Philip Glass's Life as an East Village Voice

The world-renowned composer is still a neighborhood staple

The reason all New Yorkers became New Yorkers, Glass says, is: "You came to New York because that's where the energy was. That's where the best work was happening, no matter who you are and what you did. It could be medicine or psychiatry or media or sculpture. You wanted to go where the best work was being done because they would set the standards for you.

"The problem is, when I came to New York, it's much more difficult now. You could work three days a week loading a truck or driving a cab, and you'd have enough money to live off of, but that's not true anymore."

After Glass finished at Juilliard, studied composing on a Fulbright in Paris, and trekked across India (where he first encountered Tibetan Buddhism), his first job in New York, naturally, was loading trucks on Twelfth Avenue.

Steve Pyke
Glass rehearses with the Pacific Northwest Ballet from Anne Bass’s documentary, Dancing Across Borders.
Erin Baiano
Glass rehearses with the Pacific Northwest Ballet from Anne Bass’s documentary, Dancing Across Borders.


ALSO: We are publishing additional material from our interviews with Philip Glass and his collaborators at Sound of the City.

Later, he founded his own moving company "with my cousin Jene Highstein, the artist and sculptor, and another friend, Bob Fiore. We had a company, and we worked on the weekends. That's what you did. We put an ad in The Village Voice."

That—not in the music or art sections—was Glass's first appearance in this paper.

"You didn't have to have a license to put an ad in," Glass says. "No one had a license anyway. You didn't have to have insurance. No one had insurance.

"Work, it was a seasonal business. You worked the weekends around the first of the month. And then you had the middle of the month to do your sculpture or your painting or your poetry or whatever you do.

"So it was a great job for an artist. We would put ads in the paper, and we'd rent a van from U-Haul or whoever. We just rented a van; we didn't even own one," Glass says, laughing. "We didn't even have to park it! You just brought it back to the place at the end of the day! It was a great job. No overhead! And if you knew the city and were willing to climb five or six flights of stairs, carrying books and beds and lamps . . . you were in great shape. You were physically very strong because it was hard work but easy. Hard work but easy to do. Didn't take any brainpower, and you didn't have to go to work every day.

"So these kinds of jobs were around, and they still are, but you can't work three days a week and make a living anymore. So that's much more difficult in coming to New York." But, he notes, "people still do, and they manage. They get together, find lofts and apartments, but they don't find the privacy and the space."

Glass had a fair amount of space for his art. Through P.S.1 founder Alanna Heiss and her not-for-profit Idea Warehouse, "I had a loft on Bleecker and Elizabeth, on the sixth floor, walk-up," he says. "But I paid maybe $150 for it. And it was a big loft. I had concerts there for years! . . . We had theater seats ringing the sides of the wall. We had rugs on the floor. Talk to some of the artists around, and they were there.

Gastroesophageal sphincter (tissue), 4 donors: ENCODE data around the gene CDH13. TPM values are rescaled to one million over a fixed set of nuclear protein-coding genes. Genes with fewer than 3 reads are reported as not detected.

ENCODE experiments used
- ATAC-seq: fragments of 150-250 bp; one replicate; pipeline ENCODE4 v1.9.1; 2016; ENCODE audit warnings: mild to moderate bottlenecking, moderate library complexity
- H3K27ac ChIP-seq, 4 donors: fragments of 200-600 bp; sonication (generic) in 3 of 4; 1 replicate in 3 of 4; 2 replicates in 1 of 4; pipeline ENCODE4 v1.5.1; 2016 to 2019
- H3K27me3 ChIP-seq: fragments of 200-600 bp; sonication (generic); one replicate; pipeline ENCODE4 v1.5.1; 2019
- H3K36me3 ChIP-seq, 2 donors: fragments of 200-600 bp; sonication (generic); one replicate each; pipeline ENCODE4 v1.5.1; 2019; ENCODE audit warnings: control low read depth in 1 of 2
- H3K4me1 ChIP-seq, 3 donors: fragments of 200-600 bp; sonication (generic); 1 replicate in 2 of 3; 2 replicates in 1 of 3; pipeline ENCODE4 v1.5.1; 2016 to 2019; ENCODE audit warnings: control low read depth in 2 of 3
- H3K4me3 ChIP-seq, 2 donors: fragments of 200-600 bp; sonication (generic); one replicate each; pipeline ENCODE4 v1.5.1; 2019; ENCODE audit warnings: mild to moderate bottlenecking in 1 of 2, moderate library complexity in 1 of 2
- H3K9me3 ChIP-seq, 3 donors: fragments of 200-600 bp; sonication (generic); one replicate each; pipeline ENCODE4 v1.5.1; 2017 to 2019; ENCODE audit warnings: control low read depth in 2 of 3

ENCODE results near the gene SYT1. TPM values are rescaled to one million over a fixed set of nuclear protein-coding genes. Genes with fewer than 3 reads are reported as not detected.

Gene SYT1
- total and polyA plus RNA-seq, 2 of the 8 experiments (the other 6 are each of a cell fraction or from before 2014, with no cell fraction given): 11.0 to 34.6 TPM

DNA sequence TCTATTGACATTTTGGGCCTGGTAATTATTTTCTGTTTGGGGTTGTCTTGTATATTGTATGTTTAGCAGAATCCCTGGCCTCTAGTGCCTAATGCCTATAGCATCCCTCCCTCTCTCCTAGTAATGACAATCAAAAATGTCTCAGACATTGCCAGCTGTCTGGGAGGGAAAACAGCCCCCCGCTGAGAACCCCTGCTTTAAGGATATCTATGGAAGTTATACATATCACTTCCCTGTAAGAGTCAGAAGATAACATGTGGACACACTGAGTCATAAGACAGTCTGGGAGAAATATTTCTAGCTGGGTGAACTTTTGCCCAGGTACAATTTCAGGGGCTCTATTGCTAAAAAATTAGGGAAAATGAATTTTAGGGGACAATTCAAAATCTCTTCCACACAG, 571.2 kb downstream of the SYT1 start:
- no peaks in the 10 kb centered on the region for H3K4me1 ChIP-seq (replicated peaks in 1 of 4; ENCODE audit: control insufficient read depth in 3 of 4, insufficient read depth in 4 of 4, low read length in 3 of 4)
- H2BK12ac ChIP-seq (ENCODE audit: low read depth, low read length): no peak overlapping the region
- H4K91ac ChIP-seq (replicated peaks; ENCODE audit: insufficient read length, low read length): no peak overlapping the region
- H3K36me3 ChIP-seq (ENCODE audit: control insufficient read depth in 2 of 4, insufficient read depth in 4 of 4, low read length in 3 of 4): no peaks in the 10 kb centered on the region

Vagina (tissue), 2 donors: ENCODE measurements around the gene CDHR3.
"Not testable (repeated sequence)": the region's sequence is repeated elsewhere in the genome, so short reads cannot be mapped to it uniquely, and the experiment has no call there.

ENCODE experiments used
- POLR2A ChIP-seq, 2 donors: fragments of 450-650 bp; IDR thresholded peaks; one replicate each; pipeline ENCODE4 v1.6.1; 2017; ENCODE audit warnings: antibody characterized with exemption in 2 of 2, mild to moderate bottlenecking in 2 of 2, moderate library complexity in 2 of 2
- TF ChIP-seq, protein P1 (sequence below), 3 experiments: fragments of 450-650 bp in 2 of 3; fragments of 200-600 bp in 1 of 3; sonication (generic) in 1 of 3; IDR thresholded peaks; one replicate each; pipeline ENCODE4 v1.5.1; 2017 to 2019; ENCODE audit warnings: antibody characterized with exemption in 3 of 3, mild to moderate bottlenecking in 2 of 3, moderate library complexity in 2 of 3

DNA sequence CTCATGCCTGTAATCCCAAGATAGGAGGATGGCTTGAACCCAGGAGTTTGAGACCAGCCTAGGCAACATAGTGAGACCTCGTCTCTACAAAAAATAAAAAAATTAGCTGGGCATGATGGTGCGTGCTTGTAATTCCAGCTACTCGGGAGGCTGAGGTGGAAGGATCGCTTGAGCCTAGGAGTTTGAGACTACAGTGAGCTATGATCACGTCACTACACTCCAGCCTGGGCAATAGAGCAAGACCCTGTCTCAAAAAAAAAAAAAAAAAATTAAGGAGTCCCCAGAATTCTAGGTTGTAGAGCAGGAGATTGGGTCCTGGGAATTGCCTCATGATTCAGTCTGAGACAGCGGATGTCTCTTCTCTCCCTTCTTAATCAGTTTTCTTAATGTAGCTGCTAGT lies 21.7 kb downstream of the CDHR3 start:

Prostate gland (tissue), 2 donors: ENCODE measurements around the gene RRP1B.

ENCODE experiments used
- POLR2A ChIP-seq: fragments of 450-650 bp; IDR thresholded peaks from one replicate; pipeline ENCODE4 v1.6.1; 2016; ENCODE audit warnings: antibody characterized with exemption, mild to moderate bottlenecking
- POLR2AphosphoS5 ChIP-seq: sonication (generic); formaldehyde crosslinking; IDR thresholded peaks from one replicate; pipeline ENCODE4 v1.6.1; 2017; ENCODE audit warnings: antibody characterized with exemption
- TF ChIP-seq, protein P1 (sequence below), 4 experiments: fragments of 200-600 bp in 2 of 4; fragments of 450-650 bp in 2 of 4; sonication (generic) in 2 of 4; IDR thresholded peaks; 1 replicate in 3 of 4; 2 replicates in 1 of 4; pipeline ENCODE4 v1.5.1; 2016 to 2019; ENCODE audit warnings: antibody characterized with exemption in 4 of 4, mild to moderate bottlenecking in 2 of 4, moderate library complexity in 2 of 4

"We'd play in the afternoon. We didn't charge anything, we'd take a contribution. If we made $25 each, we'd feel that we'd had a really good day."

There was little press of those early concerts. "Until, I would say, the 1980s, the regular newspapers—The New York Times, for example—they had a rule that they didn't review any art events below 14th Street," Glass says. "Believe it or not, that was a policy of the paper! And, of course, that meant that they didn't have any idea of what was going on! How could they write about things?"

Before the 1980s, a few papers did venture downtown, including the one where Glass found day gigs.

"Tom Johnson, who was the Voice music critic for a long time, he himself was a composer, and he came to see everything."

Glass was still driving a cab until he was 41. Did he have any doubts in his late thirties if he was ever going to "make it"?

"I thought I had made it when I was 30," Glass says. "I was in New York; I had my own ensemble [The Philip Glass Ensemble]. Of course, I had a day job, but I didn't count that as a deficit. I counted that as my insurance as to being able to make a living. I was writing music; I was doing tours; I was playing concerts. I had a small audience, but they were constantly growing.

"In other words, I didn't measure [success] by whether I had a day job or not," or, Glass says later, "by, uh [laughs], a big fat interview in The Village Voice, like we're having right now."

He also considered applying for awards "a waste of time. I wasn't going to get them, and I never did." Dismissively, Glass says "those prizes, they weren't for people like me. Those prizes were for other people, people I guess [who] didn't know how to make it on their own."

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